How to Design a Safe, Modern Bathroom for the Elderly & Physically Disabled
Holidays are not the only time of year when guests may stay over, and aging doesn't make the traveling process (or anything for that matter) any easier. This includes bathing, something incredibly simple but also potentially dangerous for the elderly and the physically disabled. Accordingly, one of the most welcoming and valuable additions you can make to your home is in your bathroom, where several senior-friendly modifications can be made fairly easily.
We're not kidding: according to the Centers for Disease Control and Prevention (CDC), one out of three seniors aged 65 and older fall every year and medical costs directly related to those falls amounts to $30 billion annually as of December 2014. If you are elderly or your household hosts elderly guests, then making one of your bathrooms senior-friendly is a beneficial home improvement project to undertake.
8 Tips for Creating a Senior-Friendly Bathroom
The reason bathrooms are a focus of this stems from the fact that they are private spaces, meaning your Aunt Mildred is isolated from help in the event of an accident, and because they can pose a hazard to anyone due to the ample amount of slipper surfaces they have. Here is how you can combat this:
1. Non-Slip Bathroom Mats
One of the least expensive and minimally invasive actions you can take is add non-slip mats inside and outside the shower. This prevents people from stepping on wet, slippery tiles and also helps provide a visual cue for elderly relatives who may have poor depth perception. You may also want to consider placing a non-slip mat or adhesive strips near the sink, as this is another area where tiles may become wet.
2. Grab Bars
Seniors who have poor balance may attempt to steady themselves by grabbing something like a towel rack, shower curtain rod, or wall-mounted sink, none of which are designed to hold a person’s weight. To give your relatives something sturdy to hold onto, you should install grab bars (which can be either permanent or temporary) on the shower wall and on the wall around the toilet area. Look for grip-resistant grab bars and make sure they are firmly bolted to the wall (rather than just selecting grab bars with suction cups). For tubs, look for grab bars that can be directly mounted onto the tub rim.
"[Seniors can] make their homes safer by reducing tripping hazards, adding grab bars inside and outside the tub or shower and next to the toilet, adding railings on both sides of stairways, and improving the lighting in their homes," (CDC.gov, 12/30/14)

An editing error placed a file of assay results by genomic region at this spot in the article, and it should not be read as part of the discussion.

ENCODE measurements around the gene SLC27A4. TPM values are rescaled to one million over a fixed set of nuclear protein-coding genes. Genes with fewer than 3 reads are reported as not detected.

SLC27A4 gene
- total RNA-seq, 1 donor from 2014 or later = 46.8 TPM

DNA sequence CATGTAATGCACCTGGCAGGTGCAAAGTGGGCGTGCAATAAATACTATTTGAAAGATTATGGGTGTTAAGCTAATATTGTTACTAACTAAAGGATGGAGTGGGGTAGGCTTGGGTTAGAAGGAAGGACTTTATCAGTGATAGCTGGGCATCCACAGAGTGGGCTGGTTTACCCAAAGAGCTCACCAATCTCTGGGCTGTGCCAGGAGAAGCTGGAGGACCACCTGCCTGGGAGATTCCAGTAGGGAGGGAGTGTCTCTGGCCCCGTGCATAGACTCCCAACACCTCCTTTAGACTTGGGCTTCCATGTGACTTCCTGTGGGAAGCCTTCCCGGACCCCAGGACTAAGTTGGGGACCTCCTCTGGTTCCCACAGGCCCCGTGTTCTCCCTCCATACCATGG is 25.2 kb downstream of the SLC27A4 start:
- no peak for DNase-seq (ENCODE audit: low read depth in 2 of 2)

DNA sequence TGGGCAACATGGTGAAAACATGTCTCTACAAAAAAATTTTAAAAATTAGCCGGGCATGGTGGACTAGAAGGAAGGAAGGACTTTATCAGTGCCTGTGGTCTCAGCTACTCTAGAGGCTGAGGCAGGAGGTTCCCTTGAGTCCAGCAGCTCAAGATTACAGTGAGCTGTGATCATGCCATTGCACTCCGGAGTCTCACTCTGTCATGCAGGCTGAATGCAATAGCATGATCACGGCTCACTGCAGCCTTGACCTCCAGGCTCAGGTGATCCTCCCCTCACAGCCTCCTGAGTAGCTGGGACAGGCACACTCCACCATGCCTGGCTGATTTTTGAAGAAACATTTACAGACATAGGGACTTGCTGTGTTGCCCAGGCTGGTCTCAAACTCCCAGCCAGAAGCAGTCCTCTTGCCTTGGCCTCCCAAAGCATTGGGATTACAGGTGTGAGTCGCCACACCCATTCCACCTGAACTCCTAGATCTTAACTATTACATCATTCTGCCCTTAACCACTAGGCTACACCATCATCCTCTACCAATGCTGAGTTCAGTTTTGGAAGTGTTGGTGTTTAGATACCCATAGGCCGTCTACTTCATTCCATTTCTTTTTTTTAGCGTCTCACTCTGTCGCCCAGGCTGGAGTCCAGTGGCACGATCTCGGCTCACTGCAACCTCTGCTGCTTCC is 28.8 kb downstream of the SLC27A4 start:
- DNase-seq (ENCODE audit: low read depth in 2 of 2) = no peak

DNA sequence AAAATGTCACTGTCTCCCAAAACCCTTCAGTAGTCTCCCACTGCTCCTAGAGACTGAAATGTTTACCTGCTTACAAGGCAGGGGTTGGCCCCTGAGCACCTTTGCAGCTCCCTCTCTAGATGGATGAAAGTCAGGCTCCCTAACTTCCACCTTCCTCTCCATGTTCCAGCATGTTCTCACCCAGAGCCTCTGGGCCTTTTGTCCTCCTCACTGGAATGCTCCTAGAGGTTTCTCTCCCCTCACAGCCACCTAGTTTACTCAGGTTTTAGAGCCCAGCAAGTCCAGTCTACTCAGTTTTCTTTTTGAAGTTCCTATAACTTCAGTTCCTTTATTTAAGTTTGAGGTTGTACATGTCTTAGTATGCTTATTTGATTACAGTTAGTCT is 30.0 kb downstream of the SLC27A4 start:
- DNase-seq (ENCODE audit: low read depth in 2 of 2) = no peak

3. Tension Pole
An alternative to grab bars is the tension pole, a floor-to-ceiling metal rod that can be installed near the shower or toilet in your bathroom to give elderly relatives another supportive structure. Many people with newer acrylic or fiberglass tubs choose to install a tension pole because tub-mounted grab bars can crack the tub.
4. Proper Lighting
Visiting relatives may not be familiar with the location of your bathroom light and may struggle to find it if they have to use the bathroom in the middle of the night. To avoid this problem, make sure that you have installed a reliable nightlight (LED nightlights are a good choice). Make sure that you also have nightlights in the hallway to provide a clear path to the bathroom.
5. Raised Toilet Seat
If your visiting relative has trouble raising and lowering themselves onto a standard-height toilet, consider installing an ADI-compliant raised toilet seat. You’ll want to choose a seat with brackets or some kind of locking mechanism in order to securely attach it to the toilet rim. You may also want to choose a raised toilet seat with attached grab bars for additional safety.
ADA-compliant bathroom design by Design Builders, Inc.
6. First Floor Access
You don’t want to make grandma or grandpa walk up the stairs every time they need to make a bathroom visit, so your home should have at least one bathroom that they are able to use on the first floor. If you don’t have one, you may want to consider a remodel to add one or install a chair lift for easier access to the second floor.
7. Room to Maneuver
Seniors who have difficulty moving around will find the cramped spaces of many older bathrooms difficult to get around, and if there is a grandparent using a wheelchair, this can even make it impossible to use certain spaces without help. If you’re planning a remodel to help accommodate these new needs, make sure your bathroom is wheelchair accessible and there is enough space around the toilet, bathtub, and any cabinets or closets.
8. Shower Seat
If you only have a shower available, then consider installing a shower seat, allowing your guest to sit and focus on bathing without worries about falling over. Another way to make bathing easier is to include an adjustable, hand-held shower head, which can be brought down to sitting level if needed.
A custom bathroom remodel can make your relatives’ holiday visit safer and more comfortable, but an ADA-compliant bathroom design for homeowners in Maryland and Virginia can come down to much more. By making your home more livable for yourself or your relatives, you can improve your day-to-day life as well.